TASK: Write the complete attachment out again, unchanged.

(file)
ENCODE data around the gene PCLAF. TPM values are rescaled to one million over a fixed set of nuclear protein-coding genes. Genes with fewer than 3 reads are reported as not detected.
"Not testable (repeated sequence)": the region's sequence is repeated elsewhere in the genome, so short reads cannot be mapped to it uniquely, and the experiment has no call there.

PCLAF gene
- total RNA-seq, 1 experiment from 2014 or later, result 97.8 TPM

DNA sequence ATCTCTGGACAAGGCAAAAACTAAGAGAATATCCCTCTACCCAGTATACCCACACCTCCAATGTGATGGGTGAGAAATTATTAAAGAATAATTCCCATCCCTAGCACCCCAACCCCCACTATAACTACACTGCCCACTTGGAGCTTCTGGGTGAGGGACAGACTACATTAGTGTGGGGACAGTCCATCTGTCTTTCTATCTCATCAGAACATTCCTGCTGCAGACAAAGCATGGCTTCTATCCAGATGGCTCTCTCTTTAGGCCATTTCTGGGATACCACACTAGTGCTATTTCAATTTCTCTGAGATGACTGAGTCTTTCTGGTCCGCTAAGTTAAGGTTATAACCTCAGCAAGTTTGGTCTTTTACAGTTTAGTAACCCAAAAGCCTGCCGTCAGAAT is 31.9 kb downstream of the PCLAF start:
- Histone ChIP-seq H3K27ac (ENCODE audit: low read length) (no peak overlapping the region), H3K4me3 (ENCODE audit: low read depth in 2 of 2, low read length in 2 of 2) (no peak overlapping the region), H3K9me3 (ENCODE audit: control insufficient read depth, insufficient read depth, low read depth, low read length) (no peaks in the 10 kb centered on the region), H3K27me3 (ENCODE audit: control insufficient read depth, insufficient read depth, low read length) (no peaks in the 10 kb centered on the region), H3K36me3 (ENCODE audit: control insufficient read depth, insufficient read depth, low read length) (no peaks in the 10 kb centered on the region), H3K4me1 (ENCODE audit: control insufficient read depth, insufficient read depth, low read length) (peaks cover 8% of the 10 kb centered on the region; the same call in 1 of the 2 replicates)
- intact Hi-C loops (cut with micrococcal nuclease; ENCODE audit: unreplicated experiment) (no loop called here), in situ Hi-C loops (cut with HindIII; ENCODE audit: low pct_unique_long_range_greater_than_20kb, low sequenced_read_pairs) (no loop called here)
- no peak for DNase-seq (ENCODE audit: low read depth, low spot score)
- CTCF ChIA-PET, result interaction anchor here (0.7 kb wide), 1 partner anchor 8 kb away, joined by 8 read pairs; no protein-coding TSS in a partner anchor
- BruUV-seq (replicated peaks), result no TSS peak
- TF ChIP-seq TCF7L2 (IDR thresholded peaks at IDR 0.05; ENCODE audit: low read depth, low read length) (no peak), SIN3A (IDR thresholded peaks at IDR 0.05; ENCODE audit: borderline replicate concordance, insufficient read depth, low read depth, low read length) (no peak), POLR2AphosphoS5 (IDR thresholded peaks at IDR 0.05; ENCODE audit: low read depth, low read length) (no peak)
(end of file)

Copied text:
ENCODE data around the gene PCLAF. TPM values are rescaled to one million over a fixed set of nuclear protein-coding genes. Genes with fewer than 3 reads are reported as not detected.
"Not testable (repeated sequence)": the region's sequence is repeated elsewhere in the genome, so short reads cannot be mapped to it uniquely, and the experiment has no call there.

PCLAF gene
- total RNA-seq, 1 experiment from 2014 or later, result 97.8 TPM

DNA sequence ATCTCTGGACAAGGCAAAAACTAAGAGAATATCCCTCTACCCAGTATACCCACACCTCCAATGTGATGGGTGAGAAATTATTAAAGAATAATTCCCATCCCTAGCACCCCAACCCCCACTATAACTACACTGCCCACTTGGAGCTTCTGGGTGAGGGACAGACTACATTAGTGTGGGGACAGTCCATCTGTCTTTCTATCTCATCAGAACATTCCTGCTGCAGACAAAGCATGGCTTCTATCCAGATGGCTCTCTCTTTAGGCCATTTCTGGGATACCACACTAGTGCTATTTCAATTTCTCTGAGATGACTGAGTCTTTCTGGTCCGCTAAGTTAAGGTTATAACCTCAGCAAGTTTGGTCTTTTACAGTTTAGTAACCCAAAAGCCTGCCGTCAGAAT is 31.9 kb downstream of the PCLAF start:
- Histone ChIP-seq H3K27ac (ENCODE audit: low read length) (no peak overlapping the region), H3K4me3 (ENCODE audit: low read depth in 2 of 2, low read length in 2 of 2) (no peak overlapping the region), H3K9me3 (ENCODE audit: control insufficient read depth, insufficient read depth, low read depth, low read length) (no peaks in the 10 kb centered on the region), H3K27me3 (ENCODE audit: control insufficient read depth, insufficient read depth, low read length) (no peaks in the 10 kb centered on the region), H3K36me3 (ENCODE audit: control insufficient read depth, insufficient read depth, low read length) (no peaks in the 10 kb centered on the region), H3K4me1 (ENCODE audit: control insufficient read depth, insufficient read depth, low read length) (peaks cover 8% of the 10 kb centered on the region; the same call in 1 of the 2 replicates)
- intact Hi-C loops (cut with micrococcal nuclease; ENCODE audit: unreplicated experiment) (no loop called here), in situ Hi-C loops (cut with HindIII; ENCODE audit: low pct_unique_long_range_greater_than_20kb, low sequenced_read_pairs) (no loop called here)
- no peak for DNase-seq (ENCODE audit: low read depth, low spot score)
- CTCF ChIA-PET, result interaction anchor here (0.7 kb wide), 1 partner anchor 8 kb away, joined by 8 read pairs; no protein-coding TSS in a partner anchor
- BruUV-seq (replicated peaks), result no TSS peak
- TF ChIP-seq TCF7L2 (IDR thresholded peaks at IDR 0.05; ENCODE audit: low read depth, low read length) (no peak), SIN3A (IDR thresholded peaks at IDR 0.05; ENCODE audit: borderline replicate concordance, insufficient read depth, low read depth, low read length) (no peak), POLR2AphosphoS5 (IDR thresholded peaks at IDR 0.05; ENCODE audit: low read depth, low read length) (no peak)